We need to move from knowing about climate change to believing in it

Climate change will test limits of our co-operation, perhaps beyond breaking point

Demonstrators participating in a climate protest near the Dáil in February 2020. Photograph: Alan Betson

Demonstrators participating in a climate protest near the Dáil in February 2020. Photograph: Alan Betson

 

A friend of a friend told me once about her escape from the Twin Towers. She realised, somewhere around the 30th storey, that if she didn’t start taking the stairs two at a time she wouldn’t make it out alive. In the context of climate change, I know that “our house is burning”, but I’m literally sitting on the landing staring at my phone. I catch up on social while waiting for my daughter to fall asleep, melting over a puppy rescue in Maine, scrolling fast past famine in Yemen.

In We Are the Weather, Jonathan Safran Foer addresses this difficulty with communicating climate change so that the urgency of the situation can be translated into the urgent action required. He makes a distinction between knowing about climate change, versus actually believing and being moved to do something about it.

I’m part of a system that contributes to global warming, a system that was rigged by subsidising dairy production, that continues to indenture farmers to the meat processors 

One minute I’m the champion of personal responsibility to make that difference, watching my shopping trolley like a hawk for plastic/palm oil/dairy. The next I’m throwing my hands up; it’s too difficult! Someone needs to do something!

Someone already has. In Ireland, there are so many environmental charities working to address climate change it’s like the scene from The Life of Brian. Friends of the Earth, Friends of the Irish Environment, Irish Doctors for the Environment, Irish Wildlife Trust. These groups, and environmentalists like John Gibbons and Mindy O’Brien, are canoeists alongside the Titanic, banging the side with a paddle, while we dance the night away, oblivious, whether above or below deck. Thanks to them we are finally over wondering whether climate change is a thing. Unfortunately that was the simple part; now we have to avoid a melting iceberg.

Foer argues that the easiest action that any of us can take is to reduce or eliminate dairy, eggs and meat. It’s easy for me to accept this analysis because it supports my belief system. And anyway, I hate to cycle.

Yet despite Foer’s extensive research into the effects of growing animals for food and although he has been a vegetarian most of his adult life, he admits that occasionally he lapses and eats meat. His confession makes me feel better. At work I go mad over packaging, but buy chocolate buttons in single-use plastic to keep the kids sweet. I sing song, “we don’t hurt animals”, but damningly, I am the co-owner of two eateries with meat on the menu. Oh, I’ll try to sell you a vegan burrito, but take your money for a breakfast blaa all the same.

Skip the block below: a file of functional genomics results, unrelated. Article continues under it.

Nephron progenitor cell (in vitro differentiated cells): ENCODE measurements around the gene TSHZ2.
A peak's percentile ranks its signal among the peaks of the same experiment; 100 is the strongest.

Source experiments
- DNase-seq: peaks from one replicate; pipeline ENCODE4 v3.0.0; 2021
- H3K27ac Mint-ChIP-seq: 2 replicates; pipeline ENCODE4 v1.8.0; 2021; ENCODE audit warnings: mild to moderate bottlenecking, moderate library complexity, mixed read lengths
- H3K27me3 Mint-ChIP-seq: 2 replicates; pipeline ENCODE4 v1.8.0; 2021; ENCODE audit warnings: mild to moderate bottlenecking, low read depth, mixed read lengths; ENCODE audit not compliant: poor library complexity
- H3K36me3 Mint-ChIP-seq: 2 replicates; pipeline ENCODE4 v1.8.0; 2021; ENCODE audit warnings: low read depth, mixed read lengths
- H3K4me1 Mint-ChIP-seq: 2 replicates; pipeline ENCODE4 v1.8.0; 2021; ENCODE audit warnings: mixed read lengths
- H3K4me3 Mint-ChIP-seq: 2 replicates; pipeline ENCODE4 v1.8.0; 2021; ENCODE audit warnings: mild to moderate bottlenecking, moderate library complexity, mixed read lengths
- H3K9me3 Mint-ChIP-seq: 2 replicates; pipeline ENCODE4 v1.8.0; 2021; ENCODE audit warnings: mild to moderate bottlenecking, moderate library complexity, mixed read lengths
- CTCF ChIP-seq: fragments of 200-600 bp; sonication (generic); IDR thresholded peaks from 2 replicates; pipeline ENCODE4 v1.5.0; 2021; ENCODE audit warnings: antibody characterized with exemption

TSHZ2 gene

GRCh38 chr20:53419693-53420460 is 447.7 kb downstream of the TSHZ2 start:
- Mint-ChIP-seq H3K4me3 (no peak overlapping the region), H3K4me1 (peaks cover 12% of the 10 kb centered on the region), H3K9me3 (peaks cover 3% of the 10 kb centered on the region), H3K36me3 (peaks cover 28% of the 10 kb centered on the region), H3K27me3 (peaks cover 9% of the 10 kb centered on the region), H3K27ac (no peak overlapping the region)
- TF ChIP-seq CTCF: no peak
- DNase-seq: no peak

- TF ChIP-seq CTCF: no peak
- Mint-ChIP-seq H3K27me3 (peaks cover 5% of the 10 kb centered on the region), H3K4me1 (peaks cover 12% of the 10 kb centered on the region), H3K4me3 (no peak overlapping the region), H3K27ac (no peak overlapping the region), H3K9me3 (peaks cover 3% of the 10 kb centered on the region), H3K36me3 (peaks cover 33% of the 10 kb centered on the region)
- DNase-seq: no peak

I know I’m part of a system that contributes to global warming, a system that instead of supporting growers to feed us sustainably and earn a decent living was rigged by subsidising dairy production, that continues to indenture farmers to the meat processors and supermarket chains, while we consumers spend ever decreasing proportions of our income on fresh produce.

In his best-selling history of humankind, Sapiens, Yuval Harari posits that man gained an advantage over other living things by being able to work together. At its best I think we call it democratic society. From which evolved liberalism: follow the rules and thereafter – each to their own. Covid-19 tested our ability to act co-operatively. Now climate change will test much further the limits of our co-operation nationally and globally, perhaps beyond breaking point. Why should I stop eating meat/flying/driving/using plastic (circle whatever makes you feel guiltiest) if no one else does? If people have to make a living? If I’m too tired, or life’s too short, and I just want to feel a bit of heat on my bones?

Will it take a tragedy on our shores, something like the recent flooding and deaths in Germany and Belgium to make us make climate change our number-one priority?

Foer writes, “if we accept a factual reality (that we are destroying the planet), but we are unable to believe it, we are no better than those who deny the existence of human-caused climate change . . . when the future distinguishes between these two kinds of denial, which will appear to be a grave error and which an unforgivable crime?”

Ouch. Tell me that doesn’t hit a nerve.

For the State’s part, we have a Climate Council, Circular Economy Bill, and a Climate Change Bill that is due to be signed by the President. Some of the environmental NGOs welcomed it; some thought it could go further. It appears to me that the rest of us didn’t much engage.

Taken together the efforts some people make to reduce their carbon footprint amount to more than a hill of beans. They are an essential part of our rehabilitation. What we really need now though is our famous sense of righteous outrage. The abolition of water charges shows that what the Irish public really wants – questionable wisdom of eliminating a pay-for-use system in an era of global warming notwithstanding – the Irish public gets.

Will it take a tragedy on our shores, something like the recent flooding and deaths in Germany and Belgium to make us – the population, as opposed to the politicians – make climate change our number-one priority, and work together accordingly? Or can we make the parish-pump work harder to prevent climate change on a national and global scale? We need to move from knowing about climate change to believing in it, and then we all need to take the stairs two at a time.

Angela Ruttledge is a restaurateur. She co-owns Monck’s Green and Olive’s Room

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